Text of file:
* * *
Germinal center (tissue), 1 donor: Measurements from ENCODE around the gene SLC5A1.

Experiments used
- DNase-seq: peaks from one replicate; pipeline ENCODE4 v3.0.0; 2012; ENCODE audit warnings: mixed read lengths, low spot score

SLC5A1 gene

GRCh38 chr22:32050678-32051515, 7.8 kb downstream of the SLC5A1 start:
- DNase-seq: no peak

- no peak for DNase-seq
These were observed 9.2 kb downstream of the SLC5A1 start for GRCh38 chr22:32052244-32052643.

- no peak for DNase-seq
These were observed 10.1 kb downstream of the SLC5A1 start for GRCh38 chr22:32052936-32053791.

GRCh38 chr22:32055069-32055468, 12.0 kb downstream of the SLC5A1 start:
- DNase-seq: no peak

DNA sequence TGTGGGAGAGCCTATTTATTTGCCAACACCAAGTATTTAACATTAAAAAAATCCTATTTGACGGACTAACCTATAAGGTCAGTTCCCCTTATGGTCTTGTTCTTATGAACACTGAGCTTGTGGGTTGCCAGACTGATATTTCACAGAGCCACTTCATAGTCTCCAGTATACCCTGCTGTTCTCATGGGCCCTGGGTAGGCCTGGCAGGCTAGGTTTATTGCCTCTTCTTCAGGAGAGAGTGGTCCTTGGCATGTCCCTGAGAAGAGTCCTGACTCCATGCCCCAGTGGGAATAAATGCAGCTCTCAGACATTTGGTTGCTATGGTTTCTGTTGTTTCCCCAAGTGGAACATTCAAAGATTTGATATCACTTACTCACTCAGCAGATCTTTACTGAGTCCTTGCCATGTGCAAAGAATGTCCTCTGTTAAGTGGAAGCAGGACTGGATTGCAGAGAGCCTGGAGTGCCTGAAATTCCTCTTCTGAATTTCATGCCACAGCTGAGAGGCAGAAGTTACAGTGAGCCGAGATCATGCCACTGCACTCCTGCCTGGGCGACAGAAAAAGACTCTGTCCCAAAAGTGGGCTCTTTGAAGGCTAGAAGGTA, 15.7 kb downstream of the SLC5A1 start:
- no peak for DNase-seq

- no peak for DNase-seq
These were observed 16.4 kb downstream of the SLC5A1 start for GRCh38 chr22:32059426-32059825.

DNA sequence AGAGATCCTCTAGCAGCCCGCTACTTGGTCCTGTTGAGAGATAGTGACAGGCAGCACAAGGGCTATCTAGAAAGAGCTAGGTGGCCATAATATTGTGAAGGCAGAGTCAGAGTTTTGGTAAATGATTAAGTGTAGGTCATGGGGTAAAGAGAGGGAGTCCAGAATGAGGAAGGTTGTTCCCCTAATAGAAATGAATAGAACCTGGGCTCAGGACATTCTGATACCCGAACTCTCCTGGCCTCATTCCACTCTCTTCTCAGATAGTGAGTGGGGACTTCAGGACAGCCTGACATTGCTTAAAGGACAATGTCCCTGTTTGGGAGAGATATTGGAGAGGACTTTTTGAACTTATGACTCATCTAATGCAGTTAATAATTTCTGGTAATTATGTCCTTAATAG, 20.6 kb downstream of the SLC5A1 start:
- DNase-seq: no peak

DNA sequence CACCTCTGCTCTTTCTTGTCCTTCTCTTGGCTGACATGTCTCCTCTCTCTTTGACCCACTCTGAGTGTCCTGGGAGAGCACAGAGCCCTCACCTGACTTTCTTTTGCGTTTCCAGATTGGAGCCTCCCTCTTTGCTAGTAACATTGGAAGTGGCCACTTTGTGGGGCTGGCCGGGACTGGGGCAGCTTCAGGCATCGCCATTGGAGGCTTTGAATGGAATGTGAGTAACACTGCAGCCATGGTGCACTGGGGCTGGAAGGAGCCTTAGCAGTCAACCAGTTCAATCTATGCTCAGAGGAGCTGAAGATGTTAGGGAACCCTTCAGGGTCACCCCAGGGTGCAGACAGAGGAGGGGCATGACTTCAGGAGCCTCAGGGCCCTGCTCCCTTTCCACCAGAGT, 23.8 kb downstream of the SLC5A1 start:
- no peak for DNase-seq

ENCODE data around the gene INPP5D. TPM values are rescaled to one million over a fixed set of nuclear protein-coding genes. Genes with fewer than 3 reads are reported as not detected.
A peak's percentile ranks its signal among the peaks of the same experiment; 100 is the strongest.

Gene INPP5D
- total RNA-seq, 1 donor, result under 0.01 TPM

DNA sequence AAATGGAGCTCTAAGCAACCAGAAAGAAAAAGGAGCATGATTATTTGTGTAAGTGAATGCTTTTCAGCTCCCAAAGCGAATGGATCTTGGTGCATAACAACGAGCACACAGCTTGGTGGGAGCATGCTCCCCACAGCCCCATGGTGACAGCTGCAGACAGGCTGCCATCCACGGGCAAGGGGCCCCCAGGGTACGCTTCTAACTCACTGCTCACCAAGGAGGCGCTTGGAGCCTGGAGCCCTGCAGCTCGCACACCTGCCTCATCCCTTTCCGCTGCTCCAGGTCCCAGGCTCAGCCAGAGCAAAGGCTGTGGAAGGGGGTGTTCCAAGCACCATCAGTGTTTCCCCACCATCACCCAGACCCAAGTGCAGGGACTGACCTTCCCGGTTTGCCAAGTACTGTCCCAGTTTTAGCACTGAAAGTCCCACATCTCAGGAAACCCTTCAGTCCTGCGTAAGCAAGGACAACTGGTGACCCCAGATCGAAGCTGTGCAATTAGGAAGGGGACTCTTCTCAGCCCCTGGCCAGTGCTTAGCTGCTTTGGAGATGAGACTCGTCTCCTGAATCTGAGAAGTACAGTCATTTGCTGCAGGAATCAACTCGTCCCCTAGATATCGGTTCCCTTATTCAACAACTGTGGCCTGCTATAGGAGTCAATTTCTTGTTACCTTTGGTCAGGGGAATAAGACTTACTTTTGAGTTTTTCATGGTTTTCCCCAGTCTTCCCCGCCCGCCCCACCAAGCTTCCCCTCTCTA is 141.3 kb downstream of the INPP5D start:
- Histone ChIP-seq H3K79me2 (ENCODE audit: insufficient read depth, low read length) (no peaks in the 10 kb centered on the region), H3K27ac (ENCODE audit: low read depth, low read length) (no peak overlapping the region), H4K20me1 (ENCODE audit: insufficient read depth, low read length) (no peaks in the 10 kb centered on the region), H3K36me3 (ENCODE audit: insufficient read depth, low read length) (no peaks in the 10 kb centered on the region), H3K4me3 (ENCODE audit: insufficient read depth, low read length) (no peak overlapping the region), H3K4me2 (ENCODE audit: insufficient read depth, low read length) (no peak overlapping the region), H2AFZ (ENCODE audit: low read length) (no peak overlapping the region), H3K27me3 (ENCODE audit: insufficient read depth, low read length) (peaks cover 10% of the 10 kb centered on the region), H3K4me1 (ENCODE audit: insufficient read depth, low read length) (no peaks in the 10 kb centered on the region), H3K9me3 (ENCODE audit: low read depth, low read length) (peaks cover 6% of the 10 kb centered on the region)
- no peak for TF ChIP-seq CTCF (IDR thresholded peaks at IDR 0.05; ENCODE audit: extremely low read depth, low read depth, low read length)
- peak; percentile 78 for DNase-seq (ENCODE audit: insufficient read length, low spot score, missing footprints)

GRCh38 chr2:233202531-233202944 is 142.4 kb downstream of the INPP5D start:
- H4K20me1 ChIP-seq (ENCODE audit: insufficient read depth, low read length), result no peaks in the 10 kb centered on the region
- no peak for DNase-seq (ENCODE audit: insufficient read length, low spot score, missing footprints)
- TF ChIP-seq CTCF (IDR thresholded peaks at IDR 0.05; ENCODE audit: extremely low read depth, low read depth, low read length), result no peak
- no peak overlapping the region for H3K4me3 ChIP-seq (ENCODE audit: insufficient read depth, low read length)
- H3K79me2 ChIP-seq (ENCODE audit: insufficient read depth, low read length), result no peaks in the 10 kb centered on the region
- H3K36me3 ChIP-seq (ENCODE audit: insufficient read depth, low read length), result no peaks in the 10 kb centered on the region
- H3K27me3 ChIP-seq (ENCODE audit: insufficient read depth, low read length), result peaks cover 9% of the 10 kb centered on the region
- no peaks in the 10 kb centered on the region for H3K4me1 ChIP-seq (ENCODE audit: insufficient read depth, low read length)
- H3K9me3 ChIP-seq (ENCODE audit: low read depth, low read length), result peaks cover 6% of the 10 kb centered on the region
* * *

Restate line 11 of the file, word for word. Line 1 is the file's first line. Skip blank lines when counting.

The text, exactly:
GRCh38 chr22:32055069-32055468, 12.0 kb downstream of the SLC5A1 start: